Arkansas holds off Seton Hall 77-71 in NCAA South Region
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By AARON BEARD
GREENVILLE, S.C. (AP) Arkansas did just enough in the final minute to push its way through the NCAA Tournament's first round - aided by a couple of eye-catching calls and noncalls by the officiating crew, too.
Jaylen Barford hit the go-ahead layup with 57.8 seconds left to help Arkansas hold off Seton Hall 77-71 on Friday in the first round of the South Region.
Barford had 12 of his 20 points after halftime for the eighth-seeded Razorbacks (26-9), who erased an 8-point second-half hole and scored the final 7 points of the game to earn the program's third straight opening-game NCAA win.
"Coach (Mike Anderson) told us to keep chipping away," said Dusty Hannahs, who scored 14. "He knows we don't lose our head. We've been down a lot this year."
Barford's layup off Khadeen Carrington's turnover at the other end pushed Arkansas ahead for good. Then came a critical sequence, which started with Carrington's travel while being harassed by a double team near midcourt with 24.6 seconds left.
Hannahs threw the ball to Daryl Macon near the Seton Hall bench. As defenders converged, Macon stutter-stepped past them in an apparent travel that went uncalled.
Instead, Macon threw the ball to Barford, who was knocked to the floor on a foul by Desi Rodriguez as Rodriguez tried to stop the clock with 18.3 seconds left. Officials reviewed the play - which showed Rodriguez's hands touching only Barford's left shoulder and back, while his left foot clipped Barford's in an accidental trip - and changed it to a flagrant foul.
"I thought it was no play on the ball. That's as simple as that," Anderson said, adding: "It just came at a bad time, probably the right time for us."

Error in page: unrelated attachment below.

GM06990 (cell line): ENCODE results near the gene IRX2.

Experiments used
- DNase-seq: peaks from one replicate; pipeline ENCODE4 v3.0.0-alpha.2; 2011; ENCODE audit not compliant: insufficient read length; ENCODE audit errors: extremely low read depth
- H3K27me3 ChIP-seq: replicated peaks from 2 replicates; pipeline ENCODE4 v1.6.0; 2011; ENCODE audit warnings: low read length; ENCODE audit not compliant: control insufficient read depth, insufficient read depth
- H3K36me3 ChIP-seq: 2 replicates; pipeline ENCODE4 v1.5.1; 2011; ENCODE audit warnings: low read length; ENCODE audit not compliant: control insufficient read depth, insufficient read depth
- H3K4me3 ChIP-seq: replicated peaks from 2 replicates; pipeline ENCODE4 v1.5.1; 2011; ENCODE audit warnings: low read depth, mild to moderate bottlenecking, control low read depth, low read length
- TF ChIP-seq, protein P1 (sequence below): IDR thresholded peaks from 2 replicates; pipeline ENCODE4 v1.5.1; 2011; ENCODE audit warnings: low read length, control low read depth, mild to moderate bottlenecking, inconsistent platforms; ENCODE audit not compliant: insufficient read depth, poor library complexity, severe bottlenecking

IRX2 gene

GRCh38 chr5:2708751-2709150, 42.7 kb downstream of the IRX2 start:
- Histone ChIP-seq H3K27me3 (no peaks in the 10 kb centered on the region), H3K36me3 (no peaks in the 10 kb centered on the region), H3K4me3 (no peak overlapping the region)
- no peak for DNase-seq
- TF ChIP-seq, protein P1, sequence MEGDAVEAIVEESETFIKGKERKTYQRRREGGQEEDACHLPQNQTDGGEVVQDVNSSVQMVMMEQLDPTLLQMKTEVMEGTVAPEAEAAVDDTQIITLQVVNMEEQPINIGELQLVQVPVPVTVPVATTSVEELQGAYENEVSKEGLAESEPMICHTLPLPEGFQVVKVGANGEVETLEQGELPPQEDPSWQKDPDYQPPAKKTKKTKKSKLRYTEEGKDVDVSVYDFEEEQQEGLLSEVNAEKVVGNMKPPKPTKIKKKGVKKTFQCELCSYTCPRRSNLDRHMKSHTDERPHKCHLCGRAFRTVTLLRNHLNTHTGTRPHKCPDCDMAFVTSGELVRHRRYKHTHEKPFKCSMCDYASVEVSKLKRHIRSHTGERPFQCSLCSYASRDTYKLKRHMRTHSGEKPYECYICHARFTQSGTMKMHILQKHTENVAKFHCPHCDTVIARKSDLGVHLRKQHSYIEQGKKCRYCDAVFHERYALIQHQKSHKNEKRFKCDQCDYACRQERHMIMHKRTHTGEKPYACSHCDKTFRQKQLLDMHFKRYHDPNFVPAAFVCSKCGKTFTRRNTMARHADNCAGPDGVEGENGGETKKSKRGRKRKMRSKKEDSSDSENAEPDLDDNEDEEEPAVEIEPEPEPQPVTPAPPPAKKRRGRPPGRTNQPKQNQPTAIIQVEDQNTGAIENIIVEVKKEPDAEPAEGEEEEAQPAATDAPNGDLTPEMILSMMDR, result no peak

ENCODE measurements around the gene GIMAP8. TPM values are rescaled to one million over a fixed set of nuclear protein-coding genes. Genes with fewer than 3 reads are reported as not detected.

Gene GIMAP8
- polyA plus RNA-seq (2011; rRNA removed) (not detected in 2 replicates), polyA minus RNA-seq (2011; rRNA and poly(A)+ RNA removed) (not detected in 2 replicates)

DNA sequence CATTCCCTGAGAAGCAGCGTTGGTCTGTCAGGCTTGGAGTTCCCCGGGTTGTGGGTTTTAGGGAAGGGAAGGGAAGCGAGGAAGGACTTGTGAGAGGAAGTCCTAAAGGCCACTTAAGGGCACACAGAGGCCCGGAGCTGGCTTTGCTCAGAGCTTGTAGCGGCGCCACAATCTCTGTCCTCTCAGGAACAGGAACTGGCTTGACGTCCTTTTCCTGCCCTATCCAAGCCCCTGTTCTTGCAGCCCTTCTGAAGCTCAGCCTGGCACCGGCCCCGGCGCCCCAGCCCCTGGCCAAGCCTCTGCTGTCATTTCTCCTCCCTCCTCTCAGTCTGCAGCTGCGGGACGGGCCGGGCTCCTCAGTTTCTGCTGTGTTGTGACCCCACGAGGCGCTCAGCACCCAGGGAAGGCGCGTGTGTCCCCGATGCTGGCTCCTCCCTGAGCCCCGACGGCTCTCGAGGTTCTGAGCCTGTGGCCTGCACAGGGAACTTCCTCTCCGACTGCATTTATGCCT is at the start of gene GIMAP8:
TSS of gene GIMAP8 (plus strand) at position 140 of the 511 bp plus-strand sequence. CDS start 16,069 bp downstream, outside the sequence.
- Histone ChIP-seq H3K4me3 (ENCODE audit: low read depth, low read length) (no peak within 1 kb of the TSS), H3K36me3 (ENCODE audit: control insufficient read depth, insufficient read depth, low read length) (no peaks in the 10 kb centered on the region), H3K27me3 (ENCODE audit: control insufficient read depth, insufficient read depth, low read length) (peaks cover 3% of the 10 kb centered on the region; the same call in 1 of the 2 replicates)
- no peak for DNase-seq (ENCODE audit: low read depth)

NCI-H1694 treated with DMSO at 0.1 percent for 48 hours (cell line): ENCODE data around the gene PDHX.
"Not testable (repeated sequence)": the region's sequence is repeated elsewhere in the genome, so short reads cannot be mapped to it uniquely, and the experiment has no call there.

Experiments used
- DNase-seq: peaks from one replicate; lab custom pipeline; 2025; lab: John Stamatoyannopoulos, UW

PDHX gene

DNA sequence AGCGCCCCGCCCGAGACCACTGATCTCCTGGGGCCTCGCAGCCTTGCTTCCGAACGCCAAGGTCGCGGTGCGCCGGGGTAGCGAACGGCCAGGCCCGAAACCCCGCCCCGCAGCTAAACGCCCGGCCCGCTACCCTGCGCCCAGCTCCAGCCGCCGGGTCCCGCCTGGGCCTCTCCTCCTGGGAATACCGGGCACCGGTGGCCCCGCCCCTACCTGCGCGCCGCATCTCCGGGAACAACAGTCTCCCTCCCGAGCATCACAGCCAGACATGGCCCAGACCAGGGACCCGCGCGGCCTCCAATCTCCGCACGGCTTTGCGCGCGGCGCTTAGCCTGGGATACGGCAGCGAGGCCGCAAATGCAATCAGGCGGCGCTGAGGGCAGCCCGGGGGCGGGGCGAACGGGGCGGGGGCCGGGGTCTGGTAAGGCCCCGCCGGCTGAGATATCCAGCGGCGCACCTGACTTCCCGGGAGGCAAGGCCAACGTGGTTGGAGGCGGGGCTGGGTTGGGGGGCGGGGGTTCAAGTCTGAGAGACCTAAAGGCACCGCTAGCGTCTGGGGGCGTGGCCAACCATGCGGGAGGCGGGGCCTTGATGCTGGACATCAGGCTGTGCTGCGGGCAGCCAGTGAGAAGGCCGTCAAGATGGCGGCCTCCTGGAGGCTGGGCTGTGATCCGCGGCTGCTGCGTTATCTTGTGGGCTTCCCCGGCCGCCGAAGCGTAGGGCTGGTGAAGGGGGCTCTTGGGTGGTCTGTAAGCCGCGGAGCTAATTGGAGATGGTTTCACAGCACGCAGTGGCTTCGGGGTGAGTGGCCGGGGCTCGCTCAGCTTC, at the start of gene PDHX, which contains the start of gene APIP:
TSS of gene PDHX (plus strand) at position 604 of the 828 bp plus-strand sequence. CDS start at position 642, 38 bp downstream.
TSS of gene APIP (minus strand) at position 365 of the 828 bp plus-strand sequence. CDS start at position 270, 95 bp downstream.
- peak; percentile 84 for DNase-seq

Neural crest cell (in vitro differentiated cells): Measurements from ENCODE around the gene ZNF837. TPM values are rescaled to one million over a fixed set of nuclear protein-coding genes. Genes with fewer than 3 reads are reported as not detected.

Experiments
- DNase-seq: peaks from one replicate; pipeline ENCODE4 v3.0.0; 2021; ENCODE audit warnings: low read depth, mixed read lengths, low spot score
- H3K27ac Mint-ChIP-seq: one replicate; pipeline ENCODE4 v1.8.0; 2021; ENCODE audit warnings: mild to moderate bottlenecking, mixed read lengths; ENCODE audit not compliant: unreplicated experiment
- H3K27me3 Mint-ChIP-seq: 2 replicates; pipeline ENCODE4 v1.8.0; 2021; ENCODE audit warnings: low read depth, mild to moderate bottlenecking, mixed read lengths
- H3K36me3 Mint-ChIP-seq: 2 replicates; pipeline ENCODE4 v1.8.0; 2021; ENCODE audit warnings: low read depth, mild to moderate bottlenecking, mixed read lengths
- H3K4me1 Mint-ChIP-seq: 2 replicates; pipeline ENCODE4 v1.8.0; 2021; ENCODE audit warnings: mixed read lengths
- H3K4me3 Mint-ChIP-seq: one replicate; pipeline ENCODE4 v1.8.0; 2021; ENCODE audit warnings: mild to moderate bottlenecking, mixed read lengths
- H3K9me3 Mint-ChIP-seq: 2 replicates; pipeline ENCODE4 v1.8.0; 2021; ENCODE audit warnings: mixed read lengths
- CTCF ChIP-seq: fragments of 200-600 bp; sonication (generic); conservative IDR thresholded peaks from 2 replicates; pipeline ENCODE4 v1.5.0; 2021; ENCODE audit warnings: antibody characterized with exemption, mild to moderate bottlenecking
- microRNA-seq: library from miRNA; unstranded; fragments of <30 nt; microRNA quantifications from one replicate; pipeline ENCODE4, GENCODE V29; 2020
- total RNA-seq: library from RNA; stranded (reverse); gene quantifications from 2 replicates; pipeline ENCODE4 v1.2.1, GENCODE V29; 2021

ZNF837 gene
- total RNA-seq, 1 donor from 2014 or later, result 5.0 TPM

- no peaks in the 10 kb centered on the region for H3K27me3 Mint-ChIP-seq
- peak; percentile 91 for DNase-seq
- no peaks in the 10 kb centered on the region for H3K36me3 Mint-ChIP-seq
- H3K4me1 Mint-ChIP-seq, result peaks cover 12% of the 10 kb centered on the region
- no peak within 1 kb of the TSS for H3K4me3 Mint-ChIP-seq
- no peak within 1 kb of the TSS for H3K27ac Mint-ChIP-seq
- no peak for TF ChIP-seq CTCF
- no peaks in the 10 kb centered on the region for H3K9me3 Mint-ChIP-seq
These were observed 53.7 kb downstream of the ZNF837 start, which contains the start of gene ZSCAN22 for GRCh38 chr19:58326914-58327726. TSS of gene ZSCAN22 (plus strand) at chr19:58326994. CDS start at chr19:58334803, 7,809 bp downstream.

Barford hit both free throws, then Macon added another to make it a 75-71 game.
Carrington missed a 3 at the other end in what amounted to the last gasp for the ninth-seeded Pirates (21-12).
"I think I made a basketball play," Rodriguez said. "I didn't foul intentionally to hurt anyone. The officials called it another way, and that's that."
Seton Hall: The Pirates had a 17-5 run to take a 64-56 lead with 8:41 left, but their mistakes down the stretch hurt. They had nine of their 15 turnovers after halftime to deny their pursuit of a first tournament win since 2004.
Seton Hall had reached consecutive NCAA Tournaments for the first time since going to four straight from 1991-94.
"Got a lot of turnovers the last 6 minutes, but that's how the game ends," said Angel Delgado, the nation's leading rebounder who finished with 12 points and 13 boards. "We've just got to take care of the ball more."
Arkansas: The Razorbacks survived being soundly beaten on the boards (46-32) but they did just enough to speed the Pirates up and get the game closer to their preferred pace. They also made 18 of 23 free throws to help prolong their late-season surge.
"It's not something I marvel at," Anderson said of winning despite the rebounding trouble, "but we've done it before. We've got to get better at it."
MORE ON THE FLAGRANT FOUL
J.D. Collins, the NCAA's national coordinator of men's basketball officiating, said site referees made the correct call on Rodriguez's flagrant foul.
"When a player puts two hands on the back and doesn't make any attempt to play the ball or ... get in front of him, it's an F-1 foul," Collins said.
Seton Hall: Carrington finished with 22 points with three 3-pointers. ... Seton Hall finished with 21 offensive boards and a 14-4 edge in second-chance points. ... The Pirates shot just 38 percent.
Arkansas: Moses Kingsley scored 23 points on 10-for-13 shooting. ... Macon finished with seven points, but added two free throws with 9.7 seconds left to seal it. ... Dustin Thomas had 13 points. ... Arkansas shot 47 percent and scored 16 points off turnovers.
Arkansas advanced to Sunday's second round to face North Carolina.
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This story has been corrected to reflect that Desi Rodriguez, not Khadeen Carrington, said the quote that ends: "I didn't foul intentionally to hurt anyone. The officials called it another way, and that's that."
Updated March 17, 2017